0 out of 5 stars. 0 votes.
My Rating:

2 comments

  1. Charles B. McDermott says:

    I am an identical twin who’s twin is suffering terribly from ALS. I would be willing to join any study which could help my twin, or any other twins from this terrible disease. I believe that my twin would be willing as well, if he is able.

  2. This study is wonderfully empowering and long-overdue. The fact that it is coming out of Australia and not the USA is pathetic, considering the massive amounts of money that have been poured into the USA research programs and charities.
    While Authors did not interpret the significance of these findings, I can. Methylation is something that is within the reach of patients today (both preventatively and during pathological states as a disease modifier). Other clinical studies (in humans affected by ALS) support these findings. Multiple studies confirm the life-extending properties of methylcobalamin injections (a methyl-donor that directly impacts the central nervous system (CNS), unlike other forms of cobalamin / vitamin B-12). Other cofactors support its metabolism, so imagine the possibilities of a complete cocktail…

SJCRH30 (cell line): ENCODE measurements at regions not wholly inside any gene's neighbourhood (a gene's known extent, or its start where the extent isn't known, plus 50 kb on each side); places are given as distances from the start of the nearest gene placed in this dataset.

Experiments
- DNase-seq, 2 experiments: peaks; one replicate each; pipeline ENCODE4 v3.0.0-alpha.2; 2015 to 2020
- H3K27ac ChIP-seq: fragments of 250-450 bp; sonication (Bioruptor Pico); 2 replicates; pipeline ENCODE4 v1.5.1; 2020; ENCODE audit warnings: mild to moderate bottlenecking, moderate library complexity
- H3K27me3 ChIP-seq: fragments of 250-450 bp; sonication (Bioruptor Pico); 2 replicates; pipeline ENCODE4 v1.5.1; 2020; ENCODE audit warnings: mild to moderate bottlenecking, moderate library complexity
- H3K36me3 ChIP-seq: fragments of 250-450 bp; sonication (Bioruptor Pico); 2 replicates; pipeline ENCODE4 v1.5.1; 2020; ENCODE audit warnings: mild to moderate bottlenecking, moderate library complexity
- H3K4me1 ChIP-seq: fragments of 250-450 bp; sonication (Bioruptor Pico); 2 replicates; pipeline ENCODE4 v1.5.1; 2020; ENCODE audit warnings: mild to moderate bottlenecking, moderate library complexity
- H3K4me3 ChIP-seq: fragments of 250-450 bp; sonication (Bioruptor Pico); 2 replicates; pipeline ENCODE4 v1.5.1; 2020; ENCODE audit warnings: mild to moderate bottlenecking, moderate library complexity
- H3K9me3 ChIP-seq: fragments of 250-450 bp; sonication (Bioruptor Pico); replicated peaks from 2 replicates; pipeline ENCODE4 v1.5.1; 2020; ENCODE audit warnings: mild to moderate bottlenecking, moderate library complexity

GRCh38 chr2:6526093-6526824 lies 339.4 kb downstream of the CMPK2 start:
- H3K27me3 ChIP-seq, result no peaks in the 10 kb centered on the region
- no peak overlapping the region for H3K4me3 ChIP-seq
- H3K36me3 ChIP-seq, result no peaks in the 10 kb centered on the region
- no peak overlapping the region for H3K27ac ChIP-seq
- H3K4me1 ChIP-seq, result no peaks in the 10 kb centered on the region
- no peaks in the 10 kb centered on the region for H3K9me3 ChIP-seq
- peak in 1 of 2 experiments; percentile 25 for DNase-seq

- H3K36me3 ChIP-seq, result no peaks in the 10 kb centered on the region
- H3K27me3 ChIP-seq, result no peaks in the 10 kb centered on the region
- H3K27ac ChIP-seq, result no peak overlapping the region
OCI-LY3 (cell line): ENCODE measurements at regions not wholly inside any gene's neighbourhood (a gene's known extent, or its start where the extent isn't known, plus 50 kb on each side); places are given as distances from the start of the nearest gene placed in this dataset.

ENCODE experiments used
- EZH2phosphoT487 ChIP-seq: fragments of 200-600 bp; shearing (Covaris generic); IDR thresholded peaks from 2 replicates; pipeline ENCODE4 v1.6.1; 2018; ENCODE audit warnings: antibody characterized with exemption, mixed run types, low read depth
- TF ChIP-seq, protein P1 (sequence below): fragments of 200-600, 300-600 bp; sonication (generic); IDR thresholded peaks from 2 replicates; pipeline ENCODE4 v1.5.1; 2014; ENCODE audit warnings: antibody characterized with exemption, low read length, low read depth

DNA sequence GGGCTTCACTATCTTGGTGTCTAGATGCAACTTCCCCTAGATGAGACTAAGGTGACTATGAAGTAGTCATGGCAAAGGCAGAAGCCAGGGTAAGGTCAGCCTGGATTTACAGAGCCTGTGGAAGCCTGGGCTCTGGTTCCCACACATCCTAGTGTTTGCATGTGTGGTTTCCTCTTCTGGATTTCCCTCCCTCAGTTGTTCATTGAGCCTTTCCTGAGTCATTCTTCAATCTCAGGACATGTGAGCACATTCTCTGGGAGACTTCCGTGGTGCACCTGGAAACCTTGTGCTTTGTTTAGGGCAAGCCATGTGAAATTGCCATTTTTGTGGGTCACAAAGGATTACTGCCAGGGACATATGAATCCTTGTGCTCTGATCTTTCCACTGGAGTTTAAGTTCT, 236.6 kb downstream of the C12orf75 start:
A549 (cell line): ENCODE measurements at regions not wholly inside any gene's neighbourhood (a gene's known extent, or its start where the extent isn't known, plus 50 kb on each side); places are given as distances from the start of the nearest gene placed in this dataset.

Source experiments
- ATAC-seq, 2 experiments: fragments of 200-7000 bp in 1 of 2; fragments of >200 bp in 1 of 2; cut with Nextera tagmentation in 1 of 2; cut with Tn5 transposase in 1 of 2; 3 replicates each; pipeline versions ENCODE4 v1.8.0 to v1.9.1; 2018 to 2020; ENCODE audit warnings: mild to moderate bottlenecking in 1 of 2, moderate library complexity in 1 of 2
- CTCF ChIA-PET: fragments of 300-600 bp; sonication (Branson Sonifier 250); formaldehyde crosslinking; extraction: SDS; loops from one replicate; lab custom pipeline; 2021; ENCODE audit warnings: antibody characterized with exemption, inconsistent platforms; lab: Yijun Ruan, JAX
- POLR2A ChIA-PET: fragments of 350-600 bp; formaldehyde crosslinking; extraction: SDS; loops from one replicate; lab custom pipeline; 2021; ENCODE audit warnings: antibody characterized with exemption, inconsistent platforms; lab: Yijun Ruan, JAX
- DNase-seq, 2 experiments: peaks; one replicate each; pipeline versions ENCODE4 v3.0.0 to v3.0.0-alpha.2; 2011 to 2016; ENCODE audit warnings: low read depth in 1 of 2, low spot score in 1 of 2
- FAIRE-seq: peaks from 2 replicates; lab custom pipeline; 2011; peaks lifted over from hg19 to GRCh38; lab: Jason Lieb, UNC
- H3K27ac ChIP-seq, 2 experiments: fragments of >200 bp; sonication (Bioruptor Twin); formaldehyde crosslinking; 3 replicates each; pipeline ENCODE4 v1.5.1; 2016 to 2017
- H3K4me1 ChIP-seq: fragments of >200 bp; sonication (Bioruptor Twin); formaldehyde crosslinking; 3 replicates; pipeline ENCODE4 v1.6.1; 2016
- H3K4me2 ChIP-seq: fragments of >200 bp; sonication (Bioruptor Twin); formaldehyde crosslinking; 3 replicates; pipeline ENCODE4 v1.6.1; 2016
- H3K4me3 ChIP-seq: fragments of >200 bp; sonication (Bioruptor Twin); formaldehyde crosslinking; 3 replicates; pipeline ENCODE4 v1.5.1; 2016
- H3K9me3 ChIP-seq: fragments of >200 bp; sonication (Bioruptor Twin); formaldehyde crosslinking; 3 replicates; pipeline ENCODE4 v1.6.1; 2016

Methylcobalamin is just one CNS methyl-donor that serves multiple critical functions in the nervous system. There are more.
    Methylation is not a complete picture of this complex disease (but, it is plainly an important modifier). There is still a need for a complete cocktail (including an emphasis on gene therapy for some subsets of ALS and other multi-functional disease-modifying compounds, like methylcobalamin, that are already available today and are not marketed as a drug).
    Personally, I would like to see a call-to-action. Non-profit dollars and grants must be put in place to insight reform for complete insurance (including Medicare and Medicaid) coverage of compounded medications like methylcobalamin and other disease-modifying compounds currently available over-the-counter (stabilized enhanced industry standard of RLA, acetyl-L-carnitine, methyl-folate, standardized lipid-soluble enhanced curcumin, etc.).
    How many people will suffer in the most inhumane ways before there is reform? Get onboard, ALS Associations and ALS TDI! A simple google search will find ALS patients winning their fight through methylation and more! Hiding behind sophisticated science is only lining your pockets. It’s really about emphasis and dollars allocated appropriately.

Leave a Comment

Your email address will not be published. Required fields are marked *